I mentioned to Weaver that eavesdropping in pubs and talking with strangers in parks could lead to unpleasant incidents and unhappy associations, but Weaver said there was no downside.
She was shocked to be recognized by so many Philadelphians - people who knew her Aussie film career or her stage work.
"People knew me from 'Animal Kingdom,' and quite a few had been to Washington, D.C., to see me in 'Uncle Vanya' with Cate Blanchett," said Weaver, who'd been doing Anton Chekhov when "Playbook" director David O. Russell was casting the film in Philadelphia.
"I was working in Washington when David was screen-testing. I drove up with friends and my husband to Philadelphia to be interviewed by David. That went on for two hours, and I was almost late to the stage at the Kennedy Center. It was a bit of a scandal, actually," said Weaver, laughing.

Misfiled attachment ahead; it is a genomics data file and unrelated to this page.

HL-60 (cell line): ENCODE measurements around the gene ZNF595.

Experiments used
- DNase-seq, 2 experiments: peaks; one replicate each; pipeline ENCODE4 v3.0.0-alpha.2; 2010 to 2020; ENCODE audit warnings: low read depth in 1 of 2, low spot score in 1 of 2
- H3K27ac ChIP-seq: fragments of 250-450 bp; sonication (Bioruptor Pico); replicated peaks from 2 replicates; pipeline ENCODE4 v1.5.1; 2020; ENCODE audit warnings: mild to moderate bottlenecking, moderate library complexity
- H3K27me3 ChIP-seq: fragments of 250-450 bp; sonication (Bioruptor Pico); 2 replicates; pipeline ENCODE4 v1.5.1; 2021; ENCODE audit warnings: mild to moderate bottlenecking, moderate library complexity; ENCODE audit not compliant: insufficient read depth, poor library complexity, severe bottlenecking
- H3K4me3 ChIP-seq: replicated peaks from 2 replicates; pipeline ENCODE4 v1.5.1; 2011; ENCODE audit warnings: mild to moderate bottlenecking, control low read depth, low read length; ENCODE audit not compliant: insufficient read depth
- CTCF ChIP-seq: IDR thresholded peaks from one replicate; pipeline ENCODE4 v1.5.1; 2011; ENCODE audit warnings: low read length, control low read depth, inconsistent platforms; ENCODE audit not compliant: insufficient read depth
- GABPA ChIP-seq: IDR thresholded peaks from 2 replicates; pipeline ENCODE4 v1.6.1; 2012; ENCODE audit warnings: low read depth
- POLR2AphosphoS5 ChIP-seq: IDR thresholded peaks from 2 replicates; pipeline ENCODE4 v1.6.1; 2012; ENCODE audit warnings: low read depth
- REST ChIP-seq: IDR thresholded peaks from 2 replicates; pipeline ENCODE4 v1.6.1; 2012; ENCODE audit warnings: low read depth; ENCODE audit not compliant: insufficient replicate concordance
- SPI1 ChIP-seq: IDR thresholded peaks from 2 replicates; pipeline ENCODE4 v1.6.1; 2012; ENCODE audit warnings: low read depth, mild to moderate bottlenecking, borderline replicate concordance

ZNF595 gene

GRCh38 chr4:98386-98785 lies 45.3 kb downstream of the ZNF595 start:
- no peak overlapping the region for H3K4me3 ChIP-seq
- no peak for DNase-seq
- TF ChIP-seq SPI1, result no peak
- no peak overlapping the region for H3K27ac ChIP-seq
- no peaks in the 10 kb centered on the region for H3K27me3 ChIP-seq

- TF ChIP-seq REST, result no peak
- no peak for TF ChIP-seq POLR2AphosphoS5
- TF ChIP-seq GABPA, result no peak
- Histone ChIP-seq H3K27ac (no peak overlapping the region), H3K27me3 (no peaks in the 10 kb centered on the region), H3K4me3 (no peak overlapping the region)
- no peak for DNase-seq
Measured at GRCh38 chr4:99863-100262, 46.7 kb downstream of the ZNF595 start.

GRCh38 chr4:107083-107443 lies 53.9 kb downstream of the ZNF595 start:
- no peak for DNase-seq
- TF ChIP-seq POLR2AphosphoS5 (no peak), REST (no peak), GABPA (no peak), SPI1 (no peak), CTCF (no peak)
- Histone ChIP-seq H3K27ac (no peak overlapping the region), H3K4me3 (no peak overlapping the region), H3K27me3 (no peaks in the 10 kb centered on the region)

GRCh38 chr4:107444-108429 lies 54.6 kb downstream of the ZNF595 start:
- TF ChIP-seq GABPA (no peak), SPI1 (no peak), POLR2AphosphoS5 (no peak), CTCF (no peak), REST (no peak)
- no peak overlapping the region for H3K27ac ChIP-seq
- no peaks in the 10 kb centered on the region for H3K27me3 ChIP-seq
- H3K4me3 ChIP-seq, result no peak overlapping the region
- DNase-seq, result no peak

All's well that ends well.
"Vanya" went on without a hitch, and Russell chose Weaver to play the doting mother to a mentally troubled man (Bradley Cooper), and wife to American screen legend Robert De Niro.
"It was difficult at first. I had to really talk to myself so that I wouldn't be overcome with awe. But you know, he is such a dear, and such a kind and generous actor," she said of De Niro. "He's very quiet, but he couldn't have been nicer to me."
Cooper helped as well.
"It helped that Bradley is a Philadelphian. Now and again he would correct a vowel sound," she said, although she credited her "awesome" dialect coach, Susanne Sulby, with doing most of the hard work.
And she loved the character.
"What a pleasure it was for me to go from playing the vilest mother in the world to the sweetest," Weaver said, comparing "Playbook" with "Animal Kingdom."
It's working for her, the mother thing. She's set to play Lee Harvey Oswald's mother in "Parkland," starring Paul Giamatti and Billy Bob Thornton.